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Republicans elect Priebus to lead party Cino comes in third in final round of voting

Reince Priebus, the chairman who led the Wisconsin Republican Party to a sweep of major offices last November, won a seventh-round victory Friday in the battle to become Republican National Committee chairman, defeating two other candidates, including North Buffalo native Maria Cino.

Priebus drew 97 votes in the seventh round, 12 more than he needed for victory. Saul Anuzis, former chairman of the Michigan Republican Party, finished second with 43, while Cino finished third with 28.

The last round of voting capped a dramatic afternoon of politicking in which Cino, a onetime aide to former Rep. Bill Paxon, R-Amherst, surged early, but failed to get enough support even after Michael Steele, the current chairman, withdrew from the race and urged his supporters to back her.

Priebus finished first in every round of secret balloting and gained support throughout the day, as committee members coalesced around a Republican leader who made a special -- and successful -- effort to work with "tea party" groups in his state.

"I just want to thank God, I just want to thank Jesus for this moment," Priebus told the 168 committee members. "I have been so blessed."

In a brief interview after the vote, Cino termed her race "a pretty good run," noting she lasted through seven rounds. Two other candidates, Steele and Ann Wagner of Missouri, left the race after earlier rounds.

"We've got a great chairman," Cino said, speaking of Priebus and vowing to help him. "The most important thing is that we're all united. We've got a job to do in 2012, and now I know we're ready to do that job."

Priebus agreed, telling the committee members: "We can't wait to get to work to rebuild this party."

Priebus inherits a party that won back control of the House last year, but that, nonetheless, struggled under the leadership of Steele, who was known more for his gaffes than his fundraising -- the key mission of every party committee. He leaves the Republican National Committee with debts exceeding $20 million.

The new GOP chairman's first goal will be to eliminate that debt and to start building a war chest for next year's presidential race.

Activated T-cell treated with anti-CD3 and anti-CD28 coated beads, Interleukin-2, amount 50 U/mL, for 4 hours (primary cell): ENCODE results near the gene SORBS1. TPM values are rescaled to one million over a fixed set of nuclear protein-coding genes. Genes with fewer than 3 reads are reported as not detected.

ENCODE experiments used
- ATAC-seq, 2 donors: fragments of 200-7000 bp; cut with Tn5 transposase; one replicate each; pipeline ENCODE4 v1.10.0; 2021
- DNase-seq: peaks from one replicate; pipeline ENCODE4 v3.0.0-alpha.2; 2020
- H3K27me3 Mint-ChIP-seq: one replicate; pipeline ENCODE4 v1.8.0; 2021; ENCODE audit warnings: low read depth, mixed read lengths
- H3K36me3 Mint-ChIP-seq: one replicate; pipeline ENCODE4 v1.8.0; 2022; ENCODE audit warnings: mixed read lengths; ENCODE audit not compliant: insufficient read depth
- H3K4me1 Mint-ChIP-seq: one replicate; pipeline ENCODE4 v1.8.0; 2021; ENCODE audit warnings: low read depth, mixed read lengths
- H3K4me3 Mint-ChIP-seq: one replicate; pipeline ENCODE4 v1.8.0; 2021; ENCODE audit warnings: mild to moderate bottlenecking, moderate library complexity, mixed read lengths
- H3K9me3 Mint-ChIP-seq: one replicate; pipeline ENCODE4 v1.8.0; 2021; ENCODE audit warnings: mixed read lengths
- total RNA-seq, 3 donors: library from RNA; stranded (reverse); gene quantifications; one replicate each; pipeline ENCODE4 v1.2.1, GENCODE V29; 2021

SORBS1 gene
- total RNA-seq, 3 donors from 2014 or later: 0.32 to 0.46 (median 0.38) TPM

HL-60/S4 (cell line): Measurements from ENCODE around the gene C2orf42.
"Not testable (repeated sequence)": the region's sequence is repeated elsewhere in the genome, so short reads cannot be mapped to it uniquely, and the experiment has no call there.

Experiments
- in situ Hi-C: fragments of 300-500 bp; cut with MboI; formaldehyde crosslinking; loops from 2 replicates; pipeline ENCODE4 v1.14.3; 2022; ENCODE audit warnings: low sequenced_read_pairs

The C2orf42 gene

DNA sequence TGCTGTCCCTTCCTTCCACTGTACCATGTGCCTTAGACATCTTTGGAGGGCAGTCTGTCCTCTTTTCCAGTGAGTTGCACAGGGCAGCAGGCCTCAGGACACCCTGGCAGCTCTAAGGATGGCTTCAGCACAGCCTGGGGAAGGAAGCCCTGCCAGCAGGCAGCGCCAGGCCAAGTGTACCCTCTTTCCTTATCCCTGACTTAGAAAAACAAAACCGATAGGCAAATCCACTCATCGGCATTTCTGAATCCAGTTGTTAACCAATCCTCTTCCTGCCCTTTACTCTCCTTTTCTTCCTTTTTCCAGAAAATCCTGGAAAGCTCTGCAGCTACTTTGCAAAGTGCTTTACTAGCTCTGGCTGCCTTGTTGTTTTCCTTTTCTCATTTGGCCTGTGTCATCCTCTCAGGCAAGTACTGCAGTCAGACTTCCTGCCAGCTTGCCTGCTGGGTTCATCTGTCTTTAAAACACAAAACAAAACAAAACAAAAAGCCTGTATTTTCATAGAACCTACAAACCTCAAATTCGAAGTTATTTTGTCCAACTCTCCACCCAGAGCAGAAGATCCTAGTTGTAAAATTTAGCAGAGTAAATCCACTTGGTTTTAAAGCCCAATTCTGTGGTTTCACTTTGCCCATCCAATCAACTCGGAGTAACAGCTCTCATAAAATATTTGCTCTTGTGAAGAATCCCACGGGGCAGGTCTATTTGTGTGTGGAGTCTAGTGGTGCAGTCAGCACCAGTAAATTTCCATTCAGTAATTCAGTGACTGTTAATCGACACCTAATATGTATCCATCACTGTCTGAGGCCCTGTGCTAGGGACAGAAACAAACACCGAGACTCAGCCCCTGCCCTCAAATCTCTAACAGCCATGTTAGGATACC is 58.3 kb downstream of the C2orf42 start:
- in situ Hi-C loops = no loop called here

"We have to get on track," Priebus said. "And together we can defeat Barack Obama in 2012."

Cino's challenge proved unexpectedly strong. Going into the voting, she had only a dozen public supporters among committee members, fewer than any of the other candidates.

But she surprised early, finishing third in the first round of voting.

And for a moment -- when Steele withdrew from the race after the fourth round and, without explanation, urged committee members to support her -- Cino appeared likely to become Priebus' strongest challenger, if not national chairwoman.

Asked why Steele opted to endorse her when he pulled out of the race, Cino said she had "a friendship, a relationship" with Steele. She also noted that "we ran a clean campaign. We put forth ideas and solutions."

Unlike some of the other candidates -- especially Wagner, who withdrew after the sixth round -- Cino did not harshly criticize Steele's job performance in her public appearances during the campaign for the chairmanship.

Despite the Steele endorsement, his supporters scattered among the various candidates, in effect strengthening Priebus.

Priebus' performance in Wisconsin made him the favorite going in.

Cino, a longtime Republican politico who served top roles in winning GOP control of the House in 1994 and in George W. Bush's two presidential campaigns, won big-name support from House Speaker John Boehner and former Vice President Dick Cheney.

But some national committee members said they were leery of her because of her role in the big-spending George W. Bush administration and because she had worked as a lobbyist for the Pfizer drug conglomerate.

One thing was certain from the start, committee members said: Steele would not be re-elected.

A former lieutenant governor of Maryland and the first African-American Republican chairman, Steele came into office with a reputation as a charismatic leader who could counter the enthusiasm that Obama brought to the Democratic Party.

Instead, his term turned into a two-year series of mistakes. Two of his top aides had to resign after spending $2,000 in party money at a sex-themed Los Angeles nightclub. Again and again, Steele said things that upset other Republican leaders -- most notably when he incorrectly predicted that the party would not regain control of the House last year.

Friday, however, he left office with a graceful speech.

Addressing committee members in the Gaylord Hotel, he said: "I think the party is ready for something different. At this time, I will step aside for others to lead. But in so doing, I hope you all appreciate the legacy we leave.

"And with that, I exit stage right," he said, drawing a standing ovation from the crowd.


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